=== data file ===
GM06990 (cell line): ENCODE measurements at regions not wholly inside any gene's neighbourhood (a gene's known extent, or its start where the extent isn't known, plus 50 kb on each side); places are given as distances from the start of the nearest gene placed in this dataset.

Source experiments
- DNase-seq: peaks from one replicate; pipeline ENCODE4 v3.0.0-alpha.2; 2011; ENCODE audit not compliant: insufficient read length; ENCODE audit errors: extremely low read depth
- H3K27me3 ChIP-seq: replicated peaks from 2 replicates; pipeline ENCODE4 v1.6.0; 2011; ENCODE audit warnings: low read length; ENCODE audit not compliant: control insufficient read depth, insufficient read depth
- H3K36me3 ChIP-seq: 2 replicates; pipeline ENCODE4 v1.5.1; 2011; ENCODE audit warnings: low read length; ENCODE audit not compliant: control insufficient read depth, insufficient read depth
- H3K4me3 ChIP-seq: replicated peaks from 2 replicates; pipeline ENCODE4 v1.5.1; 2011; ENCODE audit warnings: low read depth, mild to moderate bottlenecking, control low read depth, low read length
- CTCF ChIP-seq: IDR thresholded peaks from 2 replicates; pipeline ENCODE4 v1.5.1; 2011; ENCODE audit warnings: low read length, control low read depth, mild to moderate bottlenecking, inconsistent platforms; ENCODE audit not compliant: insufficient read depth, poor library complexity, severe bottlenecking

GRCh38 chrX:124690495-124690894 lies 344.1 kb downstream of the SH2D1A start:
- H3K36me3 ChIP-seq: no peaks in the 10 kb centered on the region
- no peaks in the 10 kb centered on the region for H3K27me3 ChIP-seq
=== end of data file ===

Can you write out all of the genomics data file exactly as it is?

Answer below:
GM06990 (cell line): ENCODE measurements at regions not wholly inside any gene's neighbourhood (a gene's known extent, or its start where the extent isn't known, plus 50 kb on each side); places are given as distances from the start of the nearest gene placed in this dataset.

Source experiments
- DNase-seq: peaks from one replicate; pipeline ENCODE4 v3.0.0-alpha.2; 2011; ENCODE audit not compliant: insufficient read length; ENCODE audit errors: extremely low read depth
- H3K27me3 ChIP-seq: replicated peaks from 2 replicates; pipeline ENCODE4 v1.6.0; 2011; ENCODE audit warnings: low read length; ENCODE audit not compliant: control insufficient read depth, insufficient read depth
- H3K36me3 ChIP-seq: 2 replicates; pipeline ENCODE4 v1.5.1; 2011; ENCODE audit warnings: low read length; ENCODE audit not compliant: control insufficient read depth, insufficient read depth
- H3K4me3 ChIP-seq: replicated peaks from 2 replicates; pipeline ENCODE4 v1.5.1; 2011; ENCODE audit warnings: low read depth, mild to moderate bottlenecking, control low read depth, low read length
- CTCF ChIP-seq: IDR thresholded peaks from 2 replicates; pipeline ENCODE4 v1.5.1; 2011; ENCODE audit warnings: low read length, control low read depth, mild to moderate bottlenecking, inconsistent platforms; ENCODE audit not compliant: insufficient read depth, poor library complexity, severe bottlenecking

GRCh38 chrX:124690495-124690894 lies 344.1 kb downstream of the SH2D1A start:
- H3K36me3 ChIP-seq: no peaks in the 10 kb centered on the region
- no peaks in the 10 kb centered on the region for H3K27me3 ChIP-seq